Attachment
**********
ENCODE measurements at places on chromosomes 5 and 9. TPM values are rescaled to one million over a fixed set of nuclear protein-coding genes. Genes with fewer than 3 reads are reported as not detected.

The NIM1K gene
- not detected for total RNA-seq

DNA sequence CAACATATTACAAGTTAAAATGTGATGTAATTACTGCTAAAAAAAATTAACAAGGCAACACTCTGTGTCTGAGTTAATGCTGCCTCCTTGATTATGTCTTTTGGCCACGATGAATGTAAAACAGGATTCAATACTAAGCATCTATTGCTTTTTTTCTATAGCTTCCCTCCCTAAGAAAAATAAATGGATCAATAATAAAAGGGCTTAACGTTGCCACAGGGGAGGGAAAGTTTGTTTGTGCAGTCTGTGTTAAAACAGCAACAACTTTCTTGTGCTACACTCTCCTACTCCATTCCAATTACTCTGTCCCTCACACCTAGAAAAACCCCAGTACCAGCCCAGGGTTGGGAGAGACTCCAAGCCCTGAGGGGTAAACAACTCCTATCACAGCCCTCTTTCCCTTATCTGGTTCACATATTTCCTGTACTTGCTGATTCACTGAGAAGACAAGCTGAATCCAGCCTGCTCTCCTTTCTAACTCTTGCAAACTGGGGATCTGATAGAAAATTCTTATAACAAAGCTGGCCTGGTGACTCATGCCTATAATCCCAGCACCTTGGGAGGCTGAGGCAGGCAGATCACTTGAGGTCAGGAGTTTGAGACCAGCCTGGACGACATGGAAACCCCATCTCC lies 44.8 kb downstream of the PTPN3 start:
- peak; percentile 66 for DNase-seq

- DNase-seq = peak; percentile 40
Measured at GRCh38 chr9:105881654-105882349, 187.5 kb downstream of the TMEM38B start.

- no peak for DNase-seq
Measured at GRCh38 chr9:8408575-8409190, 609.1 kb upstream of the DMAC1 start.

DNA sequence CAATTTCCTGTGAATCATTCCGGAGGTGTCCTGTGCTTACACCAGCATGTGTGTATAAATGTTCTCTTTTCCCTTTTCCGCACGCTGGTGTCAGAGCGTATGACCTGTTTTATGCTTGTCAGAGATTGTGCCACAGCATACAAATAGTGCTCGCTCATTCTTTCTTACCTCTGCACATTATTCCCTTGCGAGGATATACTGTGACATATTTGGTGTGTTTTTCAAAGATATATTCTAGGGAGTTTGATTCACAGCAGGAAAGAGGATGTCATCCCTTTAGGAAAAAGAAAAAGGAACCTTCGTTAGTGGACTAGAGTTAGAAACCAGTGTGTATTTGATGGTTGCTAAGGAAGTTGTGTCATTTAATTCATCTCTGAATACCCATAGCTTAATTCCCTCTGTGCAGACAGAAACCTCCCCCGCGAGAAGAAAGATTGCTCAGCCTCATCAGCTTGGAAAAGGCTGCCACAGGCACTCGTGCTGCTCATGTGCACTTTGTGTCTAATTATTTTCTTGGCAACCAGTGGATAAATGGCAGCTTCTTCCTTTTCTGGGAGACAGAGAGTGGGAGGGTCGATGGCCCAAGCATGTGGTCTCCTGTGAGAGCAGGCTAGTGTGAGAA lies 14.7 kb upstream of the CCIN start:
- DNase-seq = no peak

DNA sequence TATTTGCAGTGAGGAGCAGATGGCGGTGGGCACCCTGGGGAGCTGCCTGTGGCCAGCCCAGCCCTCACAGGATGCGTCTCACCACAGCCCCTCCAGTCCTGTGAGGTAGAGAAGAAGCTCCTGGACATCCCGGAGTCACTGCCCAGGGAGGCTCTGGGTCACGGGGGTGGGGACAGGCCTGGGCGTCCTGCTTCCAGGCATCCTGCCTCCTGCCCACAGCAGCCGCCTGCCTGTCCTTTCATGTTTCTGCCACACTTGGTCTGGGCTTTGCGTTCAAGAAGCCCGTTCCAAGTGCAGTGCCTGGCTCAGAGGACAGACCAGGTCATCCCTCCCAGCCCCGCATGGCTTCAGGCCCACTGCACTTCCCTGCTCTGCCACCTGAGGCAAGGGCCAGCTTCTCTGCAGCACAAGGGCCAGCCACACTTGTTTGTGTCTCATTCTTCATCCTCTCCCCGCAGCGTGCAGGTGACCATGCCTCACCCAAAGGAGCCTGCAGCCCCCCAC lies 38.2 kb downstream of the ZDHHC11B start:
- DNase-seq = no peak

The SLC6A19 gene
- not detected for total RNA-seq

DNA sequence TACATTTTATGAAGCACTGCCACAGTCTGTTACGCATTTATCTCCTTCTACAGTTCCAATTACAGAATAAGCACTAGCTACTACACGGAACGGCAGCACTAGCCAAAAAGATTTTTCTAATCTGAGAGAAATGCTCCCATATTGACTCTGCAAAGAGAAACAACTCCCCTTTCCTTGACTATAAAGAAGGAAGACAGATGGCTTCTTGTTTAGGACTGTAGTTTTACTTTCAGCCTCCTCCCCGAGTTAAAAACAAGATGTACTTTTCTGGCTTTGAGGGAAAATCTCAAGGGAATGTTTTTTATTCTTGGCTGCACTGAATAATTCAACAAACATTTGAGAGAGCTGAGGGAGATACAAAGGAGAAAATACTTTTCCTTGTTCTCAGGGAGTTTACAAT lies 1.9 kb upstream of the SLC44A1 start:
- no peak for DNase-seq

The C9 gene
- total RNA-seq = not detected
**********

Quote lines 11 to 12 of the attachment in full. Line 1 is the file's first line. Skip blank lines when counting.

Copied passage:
- DNase-seq = no peak

DNA sequence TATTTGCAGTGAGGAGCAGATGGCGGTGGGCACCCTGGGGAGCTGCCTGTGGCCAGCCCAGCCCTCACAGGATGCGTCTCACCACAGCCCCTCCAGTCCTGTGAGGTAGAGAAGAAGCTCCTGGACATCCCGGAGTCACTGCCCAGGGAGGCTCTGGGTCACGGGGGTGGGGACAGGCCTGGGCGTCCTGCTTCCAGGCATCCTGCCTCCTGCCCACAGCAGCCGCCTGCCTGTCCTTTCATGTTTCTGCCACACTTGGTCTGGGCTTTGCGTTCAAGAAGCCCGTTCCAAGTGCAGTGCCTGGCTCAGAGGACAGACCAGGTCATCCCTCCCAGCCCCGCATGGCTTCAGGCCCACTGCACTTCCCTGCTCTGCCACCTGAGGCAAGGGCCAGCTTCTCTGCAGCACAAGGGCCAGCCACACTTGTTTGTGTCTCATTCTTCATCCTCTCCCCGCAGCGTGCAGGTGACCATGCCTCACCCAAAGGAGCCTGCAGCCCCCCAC lies 38.2 kb downstream of the ZDHHC11B start: